Bath Lane

This area outside the West walls of the old town was known as the Wardens Close.  According to the 17th Century Newcastle historian, Gray, the  Warden’s Close formerly contained the house and gardens of the Warden of Tynemouth Priory.

Near here in 1767, the town’s first local public asylum for pauper lunatics was built.  It was an institution of unremitting barbarity until it was taken over by the Corporation in 1824.  In 1804 a fever hospital was built between the Asylum and the Town Wall.  this was built for the ‘infected poor’  struck by typhus, a disease prevalent in the area in the first half of the 19th century.  Even in the period 1855 to 1873 there were still 273 cases of the disease being admitted to hospital each year.  The “House of Recovery”, as it was known, closed when the City Hospital for Infectious Diseases in Walkergate opened in 1888.

For many years the House of Recovery stood in the grounds of what became Rutherford College.  This educational establishment began life as Bath Lane School and was founded by Dr Rutherford in 1870.  It was demolished in 1987.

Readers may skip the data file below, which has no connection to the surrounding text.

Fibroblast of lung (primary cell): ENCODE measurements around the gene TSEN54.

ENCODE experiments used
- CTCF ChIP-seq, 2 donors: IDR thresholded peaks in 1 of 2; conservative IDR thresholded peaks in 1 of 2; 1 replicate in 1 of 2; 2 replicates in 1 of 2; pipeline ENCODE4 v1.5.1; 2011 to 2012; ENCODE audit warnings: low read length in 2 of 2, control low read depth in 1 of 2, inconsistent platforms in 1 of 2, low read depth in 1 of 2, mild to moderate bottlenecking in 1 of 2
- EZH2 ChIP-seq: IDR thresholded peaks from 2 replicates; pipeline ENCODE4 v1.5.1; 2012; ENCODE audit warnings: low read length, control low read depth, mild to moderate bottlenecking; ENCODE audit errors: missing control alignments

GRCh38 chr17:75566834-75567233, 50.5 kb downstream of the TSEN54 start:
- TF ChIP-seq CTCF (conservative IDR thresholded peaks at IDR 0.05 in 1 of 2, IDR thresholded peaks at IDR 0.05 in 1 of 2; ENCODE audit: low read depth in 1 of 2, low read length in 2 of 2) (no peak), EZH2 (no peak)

Bath Lane takes its name from the former Public Medical Baths which stood near the Fever Hospital .  The Baths were founded as a private venture in 1781, and are said to have consisted of “medicated vapour baths, ot, tepid or of Buxton temperature, together with enclosed baths for ladies and gentlemen, also a large open or swimming bath where young gentlemen acquire this necessary and useful art”.

On the west side of the modern day Bath Lane stands the former Co-operative Wholesale Society Printing Works.  easily identifiable by its tower and domed roof, it was constructed in 1890 to the flamboyant design of Frank West Rich, who was also responsible for Turnbull’s Warehouse standing above the Close and even more ostentatious, Ouseburn School in Byker.

Location: Bath Lane NE4 5RS

Recovery Hospital
Recovery Hospital